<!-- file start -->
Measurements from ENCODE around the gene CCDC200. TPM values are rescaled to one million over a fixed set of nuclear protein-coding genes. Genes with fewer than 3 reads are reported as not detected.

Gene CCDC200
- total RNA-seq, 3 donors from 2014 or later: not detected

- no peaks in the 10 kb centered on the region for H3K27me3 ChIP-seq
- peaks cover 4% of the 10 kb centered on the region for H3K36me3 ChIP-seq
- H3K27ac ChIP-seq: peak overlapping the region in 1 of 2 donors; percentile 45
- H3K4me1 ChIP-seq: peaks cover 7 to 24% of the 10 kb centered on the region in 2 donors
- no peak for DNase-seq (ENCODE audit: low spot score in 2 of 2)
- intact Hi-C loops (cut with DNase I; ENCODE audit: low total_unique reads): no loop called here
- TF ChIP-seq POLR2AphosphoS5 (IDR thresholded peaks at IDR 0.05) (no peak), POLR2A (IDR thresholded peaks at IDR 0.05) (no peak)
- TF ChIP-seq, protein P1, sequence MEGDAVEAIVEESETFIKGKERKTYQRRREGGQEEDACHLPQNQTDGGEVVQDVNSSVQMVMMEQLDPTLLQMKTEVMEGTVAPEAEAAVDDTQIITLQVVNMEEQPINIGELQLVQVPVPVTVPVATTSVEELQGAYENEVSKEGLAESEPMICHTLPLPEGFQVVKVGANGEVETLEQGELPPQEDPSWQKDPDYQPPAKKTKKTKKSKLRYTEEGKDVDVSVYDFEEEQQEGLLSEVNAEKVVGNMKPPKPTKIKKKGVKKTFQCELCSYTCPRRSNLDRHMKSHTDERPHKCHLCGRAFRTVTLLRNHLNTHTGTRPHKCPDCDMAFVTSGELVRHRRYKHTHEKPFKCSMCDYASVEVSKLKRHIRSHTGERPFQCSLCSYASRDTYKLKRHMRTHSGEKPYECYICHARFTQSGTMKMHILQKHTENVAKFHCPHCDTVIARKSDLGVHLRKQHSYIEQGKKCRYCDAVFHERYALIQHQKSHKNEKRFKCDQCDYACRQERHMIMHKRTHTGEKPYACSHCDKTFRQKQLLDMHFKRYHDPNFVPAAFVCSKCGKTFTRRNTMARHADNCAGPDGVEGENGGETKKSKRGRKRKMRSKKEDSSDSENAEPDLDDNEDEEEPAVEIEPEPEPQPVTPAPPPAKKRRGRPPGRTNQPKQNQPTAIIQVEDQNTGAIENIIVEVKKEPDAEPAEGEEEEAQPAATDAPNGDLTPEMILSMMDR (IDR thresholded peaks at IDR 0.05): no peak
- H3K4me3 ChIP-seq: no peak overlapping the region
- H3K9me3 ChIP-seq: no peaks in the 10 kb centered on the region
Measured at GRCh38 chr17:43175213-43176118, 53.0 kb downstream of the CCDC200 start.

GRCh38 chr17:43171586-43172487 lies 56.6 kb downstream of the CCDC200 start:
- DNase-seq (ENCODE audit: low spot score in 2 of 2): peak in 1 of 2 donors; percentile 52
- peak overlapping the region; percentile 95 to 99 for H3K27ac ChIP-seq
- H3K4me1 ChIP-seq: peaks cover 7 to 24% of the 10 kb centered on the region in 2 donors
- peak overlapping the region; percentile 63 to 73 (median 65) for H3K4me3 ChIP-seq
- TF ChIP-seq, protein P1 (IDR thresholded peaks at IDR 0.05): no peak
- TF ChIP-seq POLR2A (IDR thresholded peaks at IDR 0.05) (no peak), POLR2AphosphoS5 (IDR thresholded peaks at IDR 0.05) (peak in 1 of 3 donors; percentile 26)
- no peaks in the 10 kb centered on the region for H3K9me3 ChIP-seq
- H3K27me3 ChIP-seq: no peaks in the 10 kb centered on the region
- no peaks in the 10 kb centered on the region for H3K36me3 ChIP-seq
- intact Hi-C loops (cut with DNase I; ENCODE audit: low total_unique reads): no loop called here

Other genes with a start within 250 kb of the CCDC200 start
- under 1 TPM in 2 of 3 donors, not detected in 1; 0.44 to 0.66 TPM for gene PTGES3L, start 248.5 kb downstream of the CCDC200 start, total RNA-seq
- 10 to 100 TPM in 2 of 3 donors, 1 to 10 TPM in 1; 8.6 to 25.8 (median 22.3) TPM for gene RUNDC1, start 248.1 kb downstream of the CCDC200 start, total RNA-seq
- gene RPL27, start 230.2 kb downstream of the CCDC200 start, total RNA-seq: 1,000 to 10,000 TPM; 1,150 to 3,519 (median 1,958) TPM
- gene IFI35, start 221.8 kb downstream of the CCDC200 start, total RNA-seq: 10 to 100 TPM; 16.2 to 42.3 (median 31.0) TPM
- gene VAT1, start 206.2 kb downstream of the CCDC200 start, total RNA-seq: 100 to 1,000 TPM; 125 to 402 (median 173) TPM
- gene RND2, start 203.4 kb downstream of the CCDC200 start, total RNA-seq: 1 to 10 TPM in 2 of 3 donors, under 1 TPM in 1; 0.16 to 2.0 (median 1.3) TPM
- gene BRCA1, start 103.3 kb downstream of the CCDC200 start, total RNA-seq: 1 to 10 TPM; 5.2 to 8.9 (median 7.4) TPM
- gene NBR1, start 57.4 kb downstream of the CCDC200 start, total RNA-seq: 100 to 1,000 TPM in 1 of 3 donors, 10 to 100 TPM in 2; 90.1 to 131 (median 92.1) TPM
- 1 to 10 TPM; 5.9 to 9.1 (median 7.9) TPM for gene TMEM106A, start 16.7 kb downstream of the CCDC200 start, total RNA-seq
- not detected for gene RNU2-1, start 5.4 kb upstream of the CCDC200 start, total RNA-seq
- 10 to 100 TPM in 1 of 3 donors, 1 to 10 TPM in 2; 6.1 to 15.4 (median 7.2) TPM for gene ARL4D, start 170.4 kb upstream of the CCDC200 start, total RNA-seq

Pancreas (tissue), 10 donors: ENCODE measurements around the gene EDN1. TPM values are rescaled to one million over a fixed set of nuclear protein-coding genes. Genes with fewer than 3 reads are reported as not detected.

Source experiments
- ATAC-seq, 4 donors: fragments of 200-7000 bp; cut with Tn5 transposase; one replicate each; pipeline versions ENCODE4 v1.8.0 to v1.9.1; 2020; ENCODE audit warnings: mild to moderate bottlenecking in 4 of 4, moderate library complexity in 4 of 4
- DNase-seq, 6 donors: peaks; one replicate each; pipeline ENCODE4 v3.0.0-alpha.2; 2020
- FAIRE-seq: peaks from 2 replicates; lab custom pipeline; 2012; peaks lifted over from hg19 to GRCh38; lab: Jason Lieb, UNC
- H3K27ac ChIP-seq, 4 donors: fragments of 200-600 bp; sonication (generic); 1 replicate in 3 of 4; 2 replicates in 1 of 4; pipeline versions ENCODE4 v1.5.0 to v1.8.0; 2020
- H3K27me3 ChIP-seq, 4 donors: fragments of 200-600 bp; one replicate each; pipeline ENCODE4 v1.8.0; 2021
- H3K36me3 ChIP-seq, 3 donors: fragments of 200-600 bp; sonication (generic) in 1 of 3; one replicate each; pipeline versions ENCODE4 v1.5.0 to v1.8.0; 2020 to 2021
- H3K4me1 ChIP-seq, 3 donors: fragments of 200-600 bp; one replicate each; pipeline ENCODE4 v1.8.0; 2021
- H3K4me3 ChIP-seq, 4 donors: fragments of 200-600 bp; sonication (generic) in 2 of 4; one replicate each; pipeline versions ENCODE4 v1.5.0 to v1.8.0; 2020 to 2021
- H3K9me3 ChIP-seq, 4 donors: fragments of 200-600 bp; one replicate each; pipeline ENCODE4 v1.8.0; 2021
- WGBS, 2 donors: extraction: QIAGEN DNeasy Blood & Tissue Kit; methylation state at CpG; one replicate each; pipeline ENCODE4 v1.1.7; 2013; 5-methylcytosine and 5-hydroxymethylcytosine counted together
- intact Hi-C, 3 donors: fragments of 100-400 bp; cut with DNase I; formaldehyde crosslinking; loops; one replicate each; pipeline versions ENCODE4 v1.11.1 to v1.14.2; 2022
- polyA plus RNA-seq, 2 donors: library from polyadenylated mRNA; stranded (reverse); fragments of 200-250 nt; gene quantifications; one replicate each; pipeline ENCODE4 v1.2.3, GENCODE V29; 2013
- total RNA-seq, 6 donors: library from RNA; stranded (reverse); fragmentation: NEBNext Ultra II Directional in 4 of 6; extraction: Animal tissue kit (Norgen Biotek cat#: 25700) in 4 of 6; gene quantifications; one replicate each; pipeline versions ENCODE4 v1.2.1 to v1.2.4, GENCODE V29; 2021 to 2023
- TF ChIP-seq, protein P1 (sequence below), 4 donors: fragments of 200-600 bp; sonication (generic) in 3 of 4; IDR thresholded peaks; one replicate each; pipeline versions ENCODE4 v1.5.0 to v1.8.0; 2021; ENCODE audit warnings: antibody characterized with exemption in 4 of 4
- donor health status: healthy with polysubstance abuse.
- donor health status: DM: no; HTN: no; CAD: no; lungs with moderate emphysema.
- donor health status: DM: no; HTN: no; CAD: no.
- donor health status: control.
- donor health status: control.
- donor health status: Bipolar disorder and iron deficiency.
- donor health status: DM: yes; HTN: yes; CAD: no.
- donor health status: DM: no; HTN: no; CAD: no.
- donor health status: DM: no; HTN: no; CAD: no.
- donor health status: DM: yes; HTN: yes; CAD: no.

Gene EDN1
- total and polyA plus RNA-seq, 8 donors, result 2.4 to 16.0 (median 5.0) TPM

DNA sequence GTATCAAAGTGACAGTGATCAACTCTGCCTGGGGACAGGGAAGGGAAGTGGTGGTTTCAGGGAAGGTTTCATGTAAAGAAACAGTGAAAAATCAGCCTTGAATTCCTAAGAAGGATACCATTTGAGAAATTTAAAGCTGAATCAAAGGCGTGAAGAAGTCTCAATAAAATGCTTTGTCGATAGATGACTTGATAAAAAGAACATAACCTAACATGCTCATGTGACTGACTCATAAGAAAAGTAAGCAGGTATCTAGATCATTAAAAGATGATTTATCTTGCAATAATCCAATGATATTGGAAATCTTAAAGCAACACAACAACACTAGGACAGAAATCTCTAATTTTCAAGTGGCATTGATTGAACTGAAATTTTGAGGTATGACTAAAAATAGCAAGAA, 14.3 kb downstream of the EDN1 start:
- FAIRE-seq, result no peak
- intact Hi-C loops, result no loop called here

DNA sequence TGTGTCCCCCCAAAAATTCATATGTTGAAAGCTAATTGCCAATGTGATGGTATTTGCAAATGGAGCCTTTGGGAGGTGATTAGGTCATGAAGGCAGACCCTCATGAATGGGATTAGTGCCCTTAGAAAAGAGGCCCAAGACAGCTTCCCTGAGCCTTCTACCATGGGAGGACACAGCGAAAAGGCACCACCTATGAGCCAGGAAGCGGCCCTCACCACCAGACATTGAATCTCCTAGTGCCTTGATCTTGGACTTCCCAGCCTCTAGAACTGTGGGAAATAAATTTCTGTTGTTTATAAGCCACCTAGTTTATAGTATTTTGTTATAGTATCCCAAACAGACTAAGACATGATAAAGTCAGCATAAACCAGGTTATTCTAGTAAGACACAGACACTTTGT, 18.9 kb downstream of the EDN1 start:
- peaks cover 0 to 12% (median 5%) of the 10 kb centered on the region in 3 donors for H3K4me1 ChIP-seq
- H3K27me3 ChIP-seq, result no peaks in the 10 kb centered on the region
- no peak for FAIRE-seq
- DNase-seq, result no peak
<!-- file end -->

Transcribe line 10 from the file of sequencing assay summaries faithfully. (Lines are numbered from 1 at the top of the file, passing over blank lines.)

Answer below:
- TF ChIP-seq POLR2AphosphoS5 (IDR thresholded peaks at IDR 0.05) (no peak), POLR2A (IDR thresholded peaks at IDR 0.05) (no peak)